I often advise you against taking the popular “multivitamins” found online and in big box stores and grocery stores. Manufacturers aggressively market them to older adults—using catchy terms like “gold” and “silver” to describe the different varieties.
But these companies spend far more money on advertising and marketing than they do on actual product development and scientific research.
I recently spent some time again investigating multivitamins made for children, since my daughter and her husband are now expecting their first child. And, unfortunately, I was appalled by what I found…
They throw in everything but the kitchen sink
Just like those made for adults, mainstream multivitamins formulated for children consistently rank at the bottom of the list in terms of quality by science-based industry standards. And, also like adult multivitamins, they suffer from what I call the “everything-but the-kitchen-sink” mentality. Which means they contain too many things you don’t need…and not enough of the things you do need.
More specifically, they typically contain inadequate doses, in the wrong forms, and in the wrong combinations.
So, unless you’re living in a Hanna-Barbera cartoon about the “Jetsons,” taking a tiny little pill at mealtime to meet your nutritional requirements just isn’t realistic. Come to think of it, perhaps comic relief is what the pharmaceutical giant Bayer was going for when it starting making its multis for children. And these formulas would be funny, if they weren’t so disturbing…
Pediatricians’ No. 1 brand of vitamin is just plain bad for kids
According to Bayer, Flintstones® is the No. 1 brand of children’s vitamins recommended by pediatricians in this country.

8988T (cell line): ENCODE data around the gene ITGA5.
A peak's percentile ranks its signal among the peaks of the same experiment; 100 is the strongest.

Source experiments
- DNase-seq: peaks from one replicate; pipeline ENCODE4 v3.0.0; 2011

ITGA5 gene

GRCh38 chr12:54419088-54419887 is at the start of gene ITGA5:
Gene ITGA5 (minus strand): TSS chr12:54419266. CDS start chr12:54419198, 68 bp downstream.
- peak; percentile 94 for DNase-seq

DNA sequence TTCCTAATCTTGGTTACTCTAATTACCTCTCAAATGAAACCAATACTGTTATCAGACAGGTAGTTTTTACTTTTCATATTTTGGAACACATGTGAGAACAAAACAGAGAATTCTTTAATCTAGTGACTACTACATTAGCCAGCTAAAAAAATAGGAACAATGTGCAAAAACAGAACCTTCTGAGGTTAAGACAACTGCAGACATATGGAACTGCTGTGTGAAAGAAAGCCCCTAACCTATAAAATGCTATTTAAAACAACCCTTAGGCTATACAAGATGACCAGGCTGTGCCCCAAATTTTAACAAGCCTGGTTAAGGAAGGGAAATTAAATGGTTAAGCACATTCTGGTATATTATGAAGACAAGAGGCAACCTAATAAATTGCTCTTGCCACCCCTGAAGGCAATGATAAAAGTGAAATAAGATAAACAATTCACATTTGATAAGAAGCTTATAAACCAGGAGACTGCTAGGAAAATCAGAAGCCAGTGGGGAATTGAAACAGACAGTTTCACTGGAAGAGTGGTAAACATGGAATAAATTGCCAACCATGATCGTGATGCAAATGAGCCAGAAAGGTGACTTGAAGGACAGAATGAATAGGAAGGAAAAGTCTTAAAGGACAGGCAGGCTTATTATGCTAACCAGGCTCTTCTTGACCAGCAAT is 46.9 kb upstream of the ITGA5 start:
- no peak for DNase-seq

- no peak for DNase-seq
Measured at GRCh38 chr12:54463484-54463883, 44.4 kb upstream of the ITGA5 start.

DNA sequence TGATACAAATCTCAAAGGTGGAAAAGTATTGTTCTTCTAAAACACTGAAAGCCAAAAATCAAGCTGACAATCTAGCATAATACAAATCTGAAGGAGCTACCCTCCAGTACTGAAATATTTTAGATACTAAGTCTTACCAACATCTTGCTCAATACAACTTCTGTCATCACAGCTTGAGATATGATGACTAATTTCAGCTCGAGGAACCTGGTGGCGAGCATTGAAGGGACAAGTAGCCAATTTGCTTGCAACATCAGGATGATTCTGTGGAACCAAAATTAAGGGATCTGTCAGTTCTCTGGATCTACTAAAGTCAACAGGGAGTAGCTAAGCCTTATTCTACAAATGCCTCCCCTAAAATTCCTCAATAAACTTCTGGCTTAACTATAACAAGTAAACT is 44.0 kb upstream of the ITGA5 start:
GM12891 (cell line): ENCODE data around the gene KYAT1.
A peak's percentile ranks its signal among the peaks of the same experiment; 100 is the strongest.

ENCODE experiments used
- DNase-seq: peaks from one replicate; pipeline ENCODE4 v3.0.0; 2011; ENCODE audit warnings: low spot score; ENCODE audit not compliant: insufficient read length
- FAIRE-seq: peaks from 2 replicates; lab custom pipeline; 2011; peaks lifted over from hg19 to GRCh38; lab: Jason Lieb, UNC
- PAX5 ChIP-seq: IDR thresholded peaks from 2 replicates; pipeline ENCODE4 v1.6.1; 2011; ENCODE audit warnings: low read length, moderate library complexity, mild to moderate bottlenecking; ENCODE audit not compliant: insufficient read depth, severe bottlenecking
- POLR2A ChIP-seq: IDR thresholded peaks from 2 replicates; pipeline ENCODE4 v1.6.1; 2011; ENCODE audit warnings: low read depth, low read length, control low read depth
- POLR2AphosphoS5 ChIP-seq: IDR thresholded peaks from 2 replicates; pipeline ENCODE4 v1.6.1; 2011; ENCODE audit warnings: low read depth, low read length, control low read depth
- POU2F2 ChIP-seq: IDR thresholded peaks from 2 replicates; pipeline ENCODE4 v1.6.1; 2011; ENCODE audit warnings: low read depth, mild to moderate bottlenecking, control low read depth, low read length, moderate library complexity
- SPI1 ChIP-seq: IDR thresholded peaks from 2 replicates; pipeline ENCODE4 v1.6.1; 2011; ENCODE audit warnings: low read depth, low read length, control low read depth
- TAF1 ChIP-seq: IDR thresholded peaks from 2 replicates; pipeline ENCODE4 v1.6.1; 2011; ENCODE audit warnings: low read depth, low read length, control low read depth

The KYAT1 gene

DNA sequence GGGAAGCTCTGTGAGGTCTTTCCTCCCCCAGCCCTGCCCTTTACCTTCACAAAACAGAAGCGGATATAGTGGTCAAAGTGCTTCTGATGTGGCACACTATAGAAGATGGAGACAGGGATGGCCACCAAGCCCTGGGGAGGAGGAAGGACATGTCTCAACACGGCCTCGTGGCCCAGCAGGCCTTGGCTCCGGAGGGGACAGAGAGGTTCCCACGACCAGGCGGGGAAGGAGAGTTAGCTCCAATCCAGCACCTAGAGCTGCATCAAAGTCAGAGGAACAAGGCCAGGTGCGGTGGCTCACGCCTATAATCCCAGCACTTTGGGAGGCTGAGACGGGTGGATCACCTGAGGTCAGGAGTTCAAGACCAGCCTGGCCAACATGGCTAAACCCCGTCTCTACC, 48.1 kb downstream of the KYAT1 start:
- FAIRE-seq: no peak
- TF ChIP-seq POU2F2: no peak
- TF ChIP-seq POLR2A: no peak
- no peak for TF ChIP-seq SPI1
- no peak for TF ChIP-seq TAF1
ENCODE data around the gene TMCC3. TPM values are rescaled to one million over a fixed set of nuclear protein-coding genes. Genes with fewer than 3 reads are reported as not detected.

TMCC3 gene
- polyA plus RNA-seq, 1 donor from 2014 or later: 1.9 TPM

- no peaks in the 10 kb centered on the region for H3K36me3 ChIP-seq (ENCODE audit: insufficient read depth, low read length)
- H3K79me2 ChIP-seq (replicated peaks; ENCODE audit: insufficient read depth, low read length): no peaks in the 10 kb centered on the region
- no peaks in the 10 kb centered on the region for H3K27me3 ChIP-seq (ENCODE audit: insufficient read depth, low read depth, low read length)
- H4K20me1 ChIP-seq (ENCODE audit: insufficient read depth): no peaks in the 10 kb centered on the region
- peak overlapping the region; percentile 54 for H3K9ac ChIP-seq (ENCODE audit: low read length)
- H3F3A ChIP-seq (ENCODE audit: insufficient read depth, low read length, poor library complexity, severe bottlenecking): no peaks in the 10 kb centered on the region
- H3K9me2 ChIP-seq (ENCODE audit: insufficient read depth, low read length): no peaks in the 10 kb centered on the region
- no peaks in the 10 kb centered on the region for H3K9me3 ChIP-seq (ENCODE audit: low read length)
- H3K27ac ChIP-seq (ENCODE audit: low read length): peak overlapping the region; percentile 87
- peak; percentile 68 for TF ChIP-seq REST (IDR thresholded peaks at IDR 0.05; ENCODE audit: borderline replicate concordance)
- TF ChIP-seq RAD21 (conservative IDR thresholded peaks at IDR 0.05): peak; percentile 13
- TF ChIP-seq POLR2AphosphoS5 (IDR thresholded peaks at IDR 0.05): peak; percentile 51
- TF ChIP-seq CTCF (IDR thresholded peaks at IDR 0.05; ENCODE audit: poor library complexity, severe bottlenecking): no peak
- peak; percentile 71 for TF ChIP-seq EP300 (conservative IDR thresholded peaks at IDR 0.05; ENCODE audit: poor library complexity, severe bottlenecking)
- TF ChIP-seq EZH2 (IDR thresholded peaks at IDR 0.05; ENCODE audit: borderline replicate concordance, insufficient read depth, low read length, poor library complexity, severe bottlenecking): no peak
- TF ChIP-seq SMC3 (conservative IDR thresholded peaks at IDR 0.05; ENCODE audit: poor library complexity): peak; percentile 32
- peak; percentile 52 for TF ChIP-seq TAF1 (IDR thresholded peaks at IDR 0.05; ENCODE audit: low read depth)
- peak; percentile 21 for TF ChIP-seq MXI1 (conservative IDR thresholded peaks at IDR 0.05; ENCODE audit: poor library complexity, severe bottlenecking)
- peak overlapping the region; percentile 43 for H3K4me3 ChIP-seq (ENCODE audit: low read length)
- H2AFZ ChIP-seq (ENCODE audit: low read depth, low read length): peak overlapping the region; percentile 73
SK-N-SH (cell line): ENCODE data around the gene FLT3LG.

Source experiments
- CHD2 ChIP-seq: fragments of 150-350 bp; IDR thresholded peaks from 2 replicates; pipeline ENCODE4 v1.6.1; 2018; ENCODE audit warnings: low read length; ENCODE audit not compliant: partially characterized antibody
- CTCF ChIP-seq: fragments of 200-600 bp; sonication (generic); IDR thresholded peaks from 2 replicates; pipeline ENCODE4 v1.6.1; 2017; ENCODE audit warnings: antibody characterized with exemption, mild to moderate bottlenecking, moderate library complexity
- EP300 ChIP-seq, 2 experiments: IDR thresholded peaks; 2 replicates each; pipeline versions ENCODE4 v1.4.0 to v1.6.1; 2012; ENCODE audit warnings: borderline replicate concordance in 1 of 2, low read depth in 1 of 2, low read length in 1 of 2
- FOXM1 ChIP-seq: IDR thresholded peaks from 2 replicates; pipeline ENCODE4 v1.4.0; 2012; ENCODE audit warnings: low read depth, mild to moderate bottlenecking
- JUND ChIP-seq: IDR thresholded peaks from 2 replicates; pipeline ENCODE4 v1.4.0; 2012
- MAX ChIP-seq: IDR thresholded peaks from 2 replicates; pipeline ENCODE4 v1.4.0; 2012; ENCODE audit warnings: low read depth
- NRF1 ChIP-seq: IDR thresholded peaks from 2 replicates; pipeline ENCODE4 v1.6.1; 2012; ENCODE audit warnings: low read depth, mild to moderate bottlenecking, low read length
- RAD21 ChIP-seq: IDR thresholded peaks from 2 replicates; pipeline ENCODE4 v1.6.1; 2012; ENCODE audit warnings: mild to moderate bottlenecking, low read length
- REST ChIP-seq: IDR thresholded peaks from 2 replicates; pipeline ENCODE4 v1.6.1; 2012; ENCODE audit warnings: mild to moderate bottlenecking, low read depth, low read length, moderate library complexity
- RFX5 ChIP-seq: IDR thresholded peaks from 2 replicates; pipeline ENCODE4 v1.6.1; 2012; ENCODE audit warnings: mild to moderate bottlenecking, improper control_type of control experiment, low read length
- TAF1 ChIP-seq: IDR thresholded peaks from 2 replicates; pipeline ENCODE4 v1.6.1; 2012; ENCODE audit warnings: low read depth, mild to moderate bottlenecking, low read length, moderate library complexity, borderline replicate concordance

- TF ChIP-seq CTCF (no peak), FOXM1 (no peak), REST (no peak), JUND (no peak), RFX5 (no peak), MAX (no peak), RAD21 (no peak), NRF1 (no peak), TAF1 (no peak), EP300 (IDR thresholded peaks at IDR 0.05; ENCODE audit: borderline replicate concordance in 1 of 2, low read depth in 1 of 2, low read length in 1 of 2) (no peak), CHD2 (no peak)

But that dubious honor doesn’t mean much to me. For one, like me and my classmates back in medical school in the 1970s, most pediatricians today learned next to nothing about diet and nutrition during all their years of training. (I talked about this problem in the February 2020 issue of my monthly newsletter, Insiders’ Cures [“The missing link in medical school”].)
Secondly, when I dug a little deeper and looked at the ingredient list for Flintstones Complete Chewables®—their original chewable multi for kids—I couldn’t believe my eyes when I saw the long list of harmful ingredients…
You might as well give your child a sugar pill
Right off the bat, I was taken aback by all the different types of sugar in just one tablet of Flintstones Complete Chewables®. There’s not one…not two…not three…not four…but FIVE different types of sugar in these vitamins made for children.
Let’s take a closer look at those ingredients, one by one:
- Fructose, when it’s found naturally in fruit, is bound in the food biomatrix, which helps to slow down its digestion and absorption. This mechanism also helps the body avoid spikes in blood sugar and insulin. By comparison, isolated fructose in artificial concoctions—like the type included in these chewables—has been shown to cause nothing but trouble. In fact, as I recently reported, Mayo Clinic researchers found that men and women who took artificial fructose had a 25 percent decrease in insulin sensitivity compared with those who received glucose.
- Maltodextrin is another common sweetener, called a polysaccharide. But it has an even higher glycemic index (GI) than table sugar, which means consuming it causes a steeper spike in blood sugar than eating plain sugar right off a spoon.
- Mannitol is a type of sugar alcohol, made by adding hydrogen to fructose. It’s used as both a sweetener and a medication. Since it’s poorly absorbed by the intestines, it doesn’t cause the spikes in insulin like isolated fructose and maltodextrin. However, it can cause gastrointestinal (GI) upset and diarrhea in some people.
- Sorbitol is another synthetic sugar substitute chemically classified as an alcohol. And it has no place in the human diet, much less in a child’s diet. It’s also been linked to abdominal pain and GI problems, including irritable bowel syndrome.